Inran Naru Ichizoku: Dai Isshō – Chijin-tachi no Tawamure, 2004
Takashi Ichinose (Naohiro Hirakata) has recently separated from what he considered to be a lonely four year relationship, finding that he now yearns for a wife to settle down happily with. Luck seems to take a sudden turn for the better when he attends a singles bar one evening and is greeted by two attractive businesswomen. The first to set her sights on him is Sakura Miyoshi (Reiko Yamaguchi), a vibrant young woman, recently returned from studying in America, who knows how to get what she wants. The other is Ryoko (Akane Yazaki), who happens to be the daughter of the company president that Takashi works for. But he has little time to discuss hobbies and so forth when Sakura takes it upon herself to drag him to the toilet on account of a little fib.
Six months later and Takashi and Sakura are husband and wife, and Takashi feels that it is time for her to move in with him and his family. Grandpa (Koji Makimura) and dad Mitsuo (Kikujiro Honda) seem all too happy to have another lady around the house, as does sister Yayoi (Kaoru Akitsu), who quickly foists the household chores upon the new resident. After a few weeks, Sakura seems to have settled in nicely, but somewhat to the annoyance/envy of her family as her sex sessions with hubby are becoming increasingly disturbing. Even Takashi begins to feel himself drifting away as he struggles to keep up with her insatiable libido, wondering if he might have made the wrong choice after all. Soon he starts putting in longer hours at work, and in doing so Sakura begins to find other ways to satisfy her needs. She eventually turns to his family members and seduces them one by one, in turn curing them of their ailments and psychological problems. Through these couplings the family finds itself drawing ever closer, except for Takashi, to whom all of this is unbeknownst, who now believes that he’s going backwards in life.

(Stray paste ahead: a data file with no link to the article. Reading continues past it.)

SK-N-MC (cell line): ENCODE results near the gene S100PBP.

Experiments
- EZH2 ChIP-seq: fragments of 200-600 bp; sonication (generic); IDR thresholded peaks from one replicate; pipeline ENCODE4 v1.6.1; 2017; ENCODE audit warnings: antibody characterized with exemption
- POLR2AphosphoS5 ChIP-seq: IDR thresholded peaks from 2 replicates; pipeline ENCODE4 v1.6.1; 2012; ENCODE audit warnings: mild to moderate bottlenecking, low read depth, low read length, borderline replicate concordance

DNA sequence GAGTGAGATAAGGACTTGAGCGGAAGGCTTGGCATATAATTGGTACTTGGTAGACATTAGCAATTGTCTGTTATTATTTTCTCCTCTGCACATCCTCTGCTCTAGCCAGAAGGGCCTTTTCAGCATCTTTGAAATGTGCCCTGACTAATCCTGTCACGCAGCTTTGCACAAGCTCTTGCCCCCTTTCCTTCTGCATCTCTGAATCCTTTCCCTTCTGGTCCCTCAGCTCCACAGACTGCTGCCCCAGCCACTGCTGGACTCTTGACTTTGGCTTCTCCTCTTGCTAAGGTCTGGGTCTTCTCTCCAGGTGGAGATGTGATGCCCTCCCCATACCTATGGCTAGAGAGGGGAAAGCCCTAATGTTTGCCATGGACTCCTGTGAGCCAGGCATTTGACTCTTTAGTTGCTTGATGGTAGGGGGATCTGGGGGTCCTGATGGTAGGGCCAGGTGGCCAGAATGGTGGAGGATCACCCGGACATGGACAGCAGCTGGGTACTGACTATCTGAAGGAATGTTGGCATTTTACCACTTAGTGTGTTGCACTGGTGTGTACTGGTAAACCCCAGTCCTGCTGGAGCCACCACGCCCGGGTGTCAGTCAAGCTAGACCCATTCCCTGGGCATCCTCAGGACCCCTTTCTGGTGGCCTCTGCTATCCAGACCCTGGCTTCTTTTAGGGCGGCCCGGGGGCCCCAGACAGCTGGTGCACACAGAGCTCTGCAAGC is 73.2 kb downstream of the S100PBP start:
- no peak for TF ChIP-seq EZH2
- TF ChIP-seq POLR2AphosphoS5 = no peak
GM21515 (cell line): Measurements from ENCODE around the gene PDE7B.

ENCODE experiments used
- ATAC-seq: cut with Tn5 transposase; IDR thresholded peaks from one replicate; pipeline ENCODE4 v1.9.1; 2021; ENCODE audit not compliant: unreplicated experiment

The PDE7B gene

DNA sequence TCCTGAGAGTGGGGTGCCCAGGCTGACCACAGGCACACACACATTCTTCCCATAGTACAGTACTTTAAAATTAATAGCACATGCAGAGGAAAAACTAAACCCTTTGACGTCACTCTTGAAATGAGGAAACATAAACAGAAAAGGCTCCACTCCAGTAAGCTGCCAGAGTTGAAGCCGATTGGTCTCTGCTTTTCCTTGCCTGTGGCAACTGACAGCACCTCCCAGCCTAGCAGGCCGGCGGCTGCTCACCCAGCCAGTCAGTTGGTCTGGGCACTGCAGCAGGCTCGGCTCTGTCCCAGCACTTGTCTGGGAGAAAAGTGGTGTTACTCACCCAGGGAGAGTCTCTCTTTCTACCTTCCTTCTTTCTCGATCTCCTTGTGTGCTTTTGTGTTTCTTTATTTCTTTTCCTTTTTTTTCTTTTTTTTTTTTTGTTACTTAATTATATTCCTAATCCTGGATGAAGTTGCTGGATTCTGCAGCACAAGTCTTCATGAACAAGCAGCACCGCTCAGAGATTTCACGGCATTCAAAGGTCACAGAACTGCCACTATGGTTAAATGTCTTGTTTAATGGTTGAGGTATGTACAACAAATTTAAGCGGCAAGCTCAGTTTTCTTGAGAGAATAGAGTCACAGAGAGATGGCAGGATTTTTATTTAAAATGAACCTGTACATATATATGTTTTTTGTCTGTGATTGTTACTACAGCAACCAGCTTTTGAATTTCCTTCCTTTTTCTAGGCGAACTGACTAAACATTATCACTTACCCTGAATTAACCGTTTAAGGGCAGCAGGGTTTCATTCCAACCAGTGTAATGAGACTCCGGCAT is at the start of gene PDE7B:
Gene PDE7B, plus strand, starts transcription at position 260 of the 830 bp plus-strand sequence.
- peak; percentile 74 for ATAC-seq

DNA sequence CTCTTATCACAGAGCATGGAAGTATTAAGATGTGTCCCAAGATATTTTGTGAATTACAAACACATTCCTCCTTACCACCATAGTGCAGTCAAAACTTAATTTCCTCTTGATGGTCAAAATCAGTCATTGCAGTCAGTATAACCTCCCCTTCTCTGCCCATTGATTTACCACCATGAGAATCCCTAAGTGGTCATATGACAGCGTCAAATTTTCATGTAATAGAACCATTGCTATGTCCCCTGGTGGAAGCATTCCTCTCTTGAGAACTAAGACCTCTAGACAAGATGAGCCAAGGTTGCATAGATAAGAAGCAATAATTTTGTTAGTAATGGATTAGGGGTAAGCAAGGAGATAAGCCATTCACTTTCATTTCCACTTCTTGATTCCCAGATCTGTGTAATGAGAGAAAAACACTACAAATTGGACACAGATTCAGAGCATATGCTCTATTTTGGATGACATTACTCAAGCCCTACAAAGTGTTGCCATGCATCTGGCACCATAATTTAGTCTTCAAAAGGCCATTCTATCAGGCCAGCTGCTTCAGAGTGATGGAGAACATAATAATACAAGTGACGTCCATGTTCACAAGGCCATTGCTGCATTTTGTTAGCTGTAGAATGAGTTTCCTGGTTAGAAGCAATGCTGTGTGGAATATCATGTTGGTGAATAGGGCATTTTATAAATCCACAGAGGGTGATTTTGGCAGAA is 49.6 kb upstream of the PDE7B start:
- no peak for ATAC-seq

Released in 2004, The Japanese Wife Next Door and its other half – both directed by Yutaka Ikejima and featuring many of the same cast members – created an interesting scenario in their presenting of two parallel storylines, which asked what would happen if Takashi did chose the other girl instead? Here though it’s all about Takashi and Sakura, two people seemingly perfect for one another, but who are about to find out that their own personal beliefs are at totally opposite ends of the spectrum.